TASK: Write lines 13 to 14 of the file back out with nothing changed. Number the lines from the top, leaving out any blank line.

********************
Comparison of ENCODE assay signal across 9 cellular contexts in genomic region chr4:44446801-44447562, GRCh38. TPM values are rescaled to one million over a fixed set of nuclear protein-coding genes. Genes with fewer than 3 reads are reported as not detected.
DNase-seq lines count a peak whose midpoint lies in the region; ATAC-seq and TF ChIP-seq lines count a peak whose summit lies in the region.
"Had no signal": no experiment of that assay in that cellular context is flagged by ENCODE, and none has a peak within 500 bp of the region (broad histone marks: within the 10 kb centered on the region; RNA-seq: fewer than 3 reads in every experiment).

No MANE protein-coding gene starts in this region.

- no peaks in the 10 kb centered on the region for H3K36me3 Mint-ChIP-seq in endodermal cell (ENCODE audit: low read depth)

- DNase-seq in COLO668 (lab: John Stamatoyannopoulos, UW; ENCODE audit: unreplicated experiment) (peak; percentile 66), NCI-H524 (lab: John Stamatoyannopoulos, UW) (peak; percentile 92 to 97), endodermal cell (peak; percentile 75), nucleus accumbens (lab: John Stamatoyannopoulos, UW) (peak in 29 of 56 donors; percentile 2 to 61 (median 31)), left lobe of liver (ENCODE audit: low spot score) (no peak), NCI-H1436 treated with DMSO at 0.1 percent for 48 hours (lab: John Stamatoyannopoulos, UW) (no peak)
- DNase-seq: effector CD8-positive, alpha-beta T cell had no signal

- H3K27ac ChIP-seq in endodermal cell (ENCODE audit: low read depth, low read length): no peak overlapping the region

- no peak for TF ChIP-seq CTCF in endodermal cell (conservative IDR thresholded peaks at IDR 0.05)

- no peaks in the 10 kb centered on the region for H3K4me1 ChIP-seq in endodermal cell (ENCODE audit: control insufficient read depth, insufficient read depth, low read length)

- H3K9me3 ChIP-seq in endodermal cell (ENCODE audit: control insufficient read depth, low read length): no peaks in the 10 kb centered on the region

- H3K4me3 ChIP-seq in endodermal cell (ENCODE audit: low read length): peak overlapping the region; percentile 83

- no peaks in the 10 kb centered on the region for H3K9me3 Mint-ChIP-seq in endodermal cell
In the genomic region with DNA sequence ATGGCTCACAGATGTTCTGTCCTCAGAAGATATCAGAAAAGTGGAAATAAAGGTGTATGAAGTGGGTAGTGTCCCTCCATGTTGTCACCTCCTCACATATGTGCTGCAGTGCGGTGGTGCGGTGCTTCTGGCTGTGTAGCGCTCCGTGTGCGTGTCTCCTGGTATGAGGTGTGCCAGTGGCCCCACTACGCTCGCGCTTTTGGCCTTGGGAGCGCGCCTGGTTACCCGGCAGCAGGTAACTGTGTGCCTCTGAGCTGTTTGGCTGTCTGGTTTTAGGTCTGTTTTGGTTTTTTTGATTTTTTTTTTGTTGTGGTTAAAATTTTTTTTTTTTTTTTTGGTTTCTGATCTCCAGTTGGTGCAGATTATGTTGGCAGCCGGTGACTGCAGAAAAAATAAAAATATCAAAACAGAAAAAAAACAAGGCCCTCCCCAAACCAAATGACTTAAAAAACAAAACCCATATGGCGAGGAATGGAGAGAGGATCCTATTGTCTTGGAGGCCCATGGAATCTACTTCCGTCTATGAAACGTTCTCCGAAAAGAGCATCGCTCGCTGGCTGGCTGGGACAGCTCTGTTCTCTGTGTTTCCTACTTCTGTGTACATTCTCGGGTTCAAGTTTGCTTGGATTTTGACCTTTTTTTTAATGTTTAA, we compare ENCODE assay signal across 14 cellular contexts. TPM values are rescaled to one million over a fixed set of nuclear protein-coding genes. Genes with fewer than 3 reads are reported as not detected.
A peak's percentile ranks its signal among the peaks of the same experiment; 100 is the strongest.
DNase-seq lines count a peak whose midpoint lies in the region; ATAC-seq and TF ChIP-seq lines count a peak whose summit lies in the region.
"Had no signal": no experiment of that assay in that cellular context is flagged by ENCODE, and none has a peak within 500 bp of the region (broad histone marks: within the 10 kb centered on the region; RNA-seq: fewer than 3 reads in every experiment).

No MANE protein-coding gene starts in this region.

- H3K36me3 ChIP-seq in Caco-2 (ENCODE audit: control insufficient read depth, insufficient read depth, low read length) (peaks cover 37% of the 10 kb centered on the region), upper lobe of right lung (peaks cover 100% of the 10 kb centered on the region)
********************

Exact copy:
- no peaks in the 10 kb centered on the region for H3K9me3 Mint-ChIP-seq in endodermal cell
In the genomic region with DNA sequence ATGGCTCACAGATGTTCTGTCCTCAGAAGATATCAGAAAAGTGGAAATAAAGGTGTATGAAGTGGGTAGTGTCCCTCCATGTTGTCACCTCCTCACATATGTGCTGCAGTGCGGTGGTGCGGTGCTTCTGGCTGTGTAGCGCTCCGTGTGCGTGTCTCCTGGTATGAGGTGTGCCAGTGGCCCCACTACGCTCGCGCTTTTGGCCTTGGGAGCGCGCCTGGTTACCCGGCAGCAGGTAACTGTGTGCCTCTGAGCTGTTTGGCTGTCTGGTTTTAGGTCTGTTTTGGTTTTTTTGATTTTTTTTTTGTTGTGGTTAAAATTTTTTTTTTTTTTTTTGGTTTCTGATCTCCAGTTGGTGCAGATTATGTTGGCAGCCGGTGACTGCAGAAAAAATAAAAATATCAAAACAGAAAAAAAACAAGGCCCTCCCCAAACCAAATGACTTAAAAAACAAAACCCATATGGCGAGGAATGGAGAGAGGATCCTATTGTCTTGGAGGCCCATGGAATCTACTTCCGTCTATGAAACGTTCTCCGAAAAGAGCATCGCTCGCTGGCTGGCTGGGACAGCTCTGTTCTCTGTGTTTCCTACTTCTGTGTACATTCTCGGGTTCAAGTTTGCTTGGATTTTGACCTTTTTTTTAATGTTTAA, we compare ENCODE assay signal across 14 cellular contexts. TPM values are rescaled to one million over a fixed set of nuclear protein-coding genes. Genes with fewer than 3 reads are reported as not detected.